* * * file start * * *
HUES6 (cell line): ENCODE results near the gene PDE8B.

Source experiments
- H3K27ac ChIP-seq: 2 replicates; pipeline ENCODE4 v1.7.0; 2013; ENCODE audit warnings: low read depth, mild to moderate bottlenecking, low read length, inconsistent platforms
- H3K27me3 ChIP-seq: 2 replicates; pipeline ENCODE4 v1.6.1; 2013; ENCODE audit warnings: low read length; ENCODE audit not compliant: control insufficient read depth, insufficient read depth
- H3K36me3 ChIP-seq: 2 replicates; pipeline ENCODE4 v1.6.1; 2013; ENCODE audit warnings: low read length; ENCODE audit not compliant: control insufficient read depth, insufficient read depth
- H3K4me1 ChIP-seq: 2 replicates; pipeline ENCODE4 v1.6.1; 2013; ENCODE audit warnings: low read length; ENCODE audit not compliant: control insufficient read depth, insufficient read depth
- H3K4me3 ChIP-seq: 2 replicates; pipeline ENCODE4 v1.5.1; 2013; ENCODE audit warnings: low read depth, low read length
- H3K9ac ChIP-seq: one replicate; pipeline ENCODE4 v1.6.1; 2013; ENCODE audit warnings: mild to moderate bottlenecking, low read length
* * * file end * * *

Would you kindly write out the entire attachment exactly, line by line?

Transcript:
HUES6 (cell line): ENCODE results near the gene PDE8B.

Source experiments
- H3K27ac ChIP-seq: 2 replicates; pipeline ENCODE4 v1.7.0; 2013; ENCODE audit warnings: low read depth, mild to moderate bottlenecking, low read length, inconsistent platforms
- H3K27me3 ChIP-seq: 2 replicates; pipeline ENCODE4 v1.6.1; 2013; ENCODE audit warnings: low read length; ENCODE audit not compliant: control insufficient read depth, insufficient read depth
- H3K36me3 ChIP-seq: 2 replicates; pipeline ENCODE4 v1.6.1; 2013; ENCODE audit warnings: low read length; ENCODE audit not compliant: control insufficient read depth, insufficient read depth
- H3K4me1 ChIP-seq: 2 replicates; pipeline ENCODE4 v1.6.1; 2013; ENCODE audit warnings: low read length; ENCODE audit not compliant: control insufficient read depth, insufficient read depth
- H3K4me3 ChIP-seq: 2 replicates; pipeline ENCODE4 v1.5.1; 2013; ENCODE audit warnings: low read depth, low read length
- H3K9ac ChIP-seq: one replicate; pipeline ENCODE4 v1.6.1; 2013; ENCODE audit warnings: mild to moderate bottlenecking, low read length